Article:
On the other hand, there are store owners who approach the downward spiral in the economy or whatever the latest excuse is for the lack of shopping quite differently. There's a particular clothing store that I personally love called "From the Bottoms Up". I shop there from time to time, and yes, there are occasions when I browse without purchasing anything. Sometimes, I find that I just need to look around to see if there's anything that appeals to me. I've also returned later to purchase items that I had admired previously. Whenever my friend comes to town, we spend hours in the store, trying on clothing and buying much...too much. The staff is friendly and helpful. Alterations are provided in the store. The owner knows us by name. Employees are honest enough to tell us when we look bad in an outfit. My friend has even driven other out-of-town friends a considerable distance to purchase clothing in this store.
When I was watching an episode of "The View", the ladies mentioned how some stores are now charging fees for trying on clothing. Apparently the rationale is that shops are attempting to protect themselves from people who go home and then order the items online. This is called "showrooming" and can be a problem considering stores have overhead, salaries, rent, bills and theft to cover. But, are they really protecting themselves by charging a fee, or are they in fact protecting themselves from potential purchasers?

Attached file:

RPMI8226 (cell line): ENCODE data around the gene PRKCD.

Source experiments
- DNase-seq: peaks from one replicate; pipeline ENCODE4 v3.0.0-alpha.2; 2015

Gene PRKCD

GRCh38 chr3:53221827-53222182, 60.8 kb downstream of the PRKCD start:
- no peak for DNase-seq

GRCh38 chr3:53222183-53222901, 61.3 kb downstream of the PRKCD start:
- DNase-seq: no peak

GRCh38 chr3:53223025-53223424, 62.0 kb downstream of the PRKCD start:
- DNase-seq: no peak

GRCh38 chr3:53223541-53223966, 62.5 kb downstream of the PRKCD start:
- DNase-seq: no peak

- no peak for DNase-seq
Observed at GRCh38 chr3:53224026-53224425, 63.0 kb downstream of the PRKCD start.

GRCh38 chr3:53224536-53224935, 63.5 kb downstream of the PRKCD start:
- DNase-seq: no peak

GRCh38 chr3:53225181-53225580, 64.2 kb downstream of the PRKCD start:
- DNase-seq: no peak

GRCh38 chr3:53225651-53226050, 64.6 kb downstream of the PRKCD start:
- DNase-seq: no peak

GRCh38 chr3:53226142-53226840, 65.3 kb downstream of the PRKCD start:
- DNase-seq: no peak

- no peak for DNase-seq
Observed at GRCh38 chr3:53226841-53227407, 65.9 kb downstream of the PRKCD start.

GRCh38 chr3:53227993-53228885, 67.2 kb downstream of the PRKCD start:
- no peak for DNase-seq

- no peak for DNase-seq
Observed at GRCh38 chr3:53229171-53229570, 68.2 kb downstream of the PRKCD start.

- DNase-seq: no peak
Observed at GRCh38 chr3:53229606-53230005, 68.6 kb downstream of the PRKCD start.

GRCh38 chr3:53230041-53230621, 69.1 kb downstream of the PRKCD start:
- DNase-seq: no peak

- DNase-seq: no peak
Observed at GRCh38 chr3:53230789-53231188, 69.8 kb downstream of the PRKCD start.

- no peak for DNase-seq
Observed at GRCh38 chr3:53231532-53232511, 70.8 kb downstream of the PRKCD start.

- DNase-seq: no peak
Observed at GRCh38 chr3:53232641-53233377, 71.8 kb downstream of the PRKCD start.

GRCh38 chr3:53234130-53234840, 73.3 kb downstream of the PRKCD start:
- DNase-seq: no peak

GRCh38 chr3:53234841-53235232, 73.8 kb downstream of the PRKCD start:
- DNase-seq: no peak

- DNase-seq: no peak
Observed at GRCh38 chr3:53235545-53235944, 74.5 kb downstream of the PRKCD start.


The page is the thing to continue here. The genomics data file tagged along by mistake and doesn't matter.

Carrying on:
Designer Vera Wang charges close to $500 for customers in Shanghai to try on her bridal gowns. On the other hand, if someone can afford to purchase one of her dresses, the $500 probably comes out of their loose change.
The concept of charging a fee has spread beyond the realm of clothing. A food specialty shop in Australia has begun to charge a $5 browsing fee. Shoe stores are asking for a "fitting fee". Some, but not all stores will refund the fee if an item is purchased.
Daily Finance’s Matt Brownell calls this policy, “the most misguided strategy we’ve seen for dealing with showrooming… The goal of any retailer should be to impress customers with competitive pricing and great customer service — not treat their customers with suspicion and hostility from the moment they walk in the door.”
Word of mouth and social media can go a long way to help deserving smaller businesses. I think that customer service and satisfaction is important when it comes to survival. Stores need to go the extra mile as it were. Besides bringing customers to my favourite store, I have commented positively on facebook about it. On the other hand, the local shop which will be charging the "browsing fee" has done nothing but attract negative attention in the media and online.
So, where do you think the future of shopping is headed?
June 28th Update
It enjoyed seeing this sign at one of the local strip malls today. Someone is cleverly taking advantage of the backlash.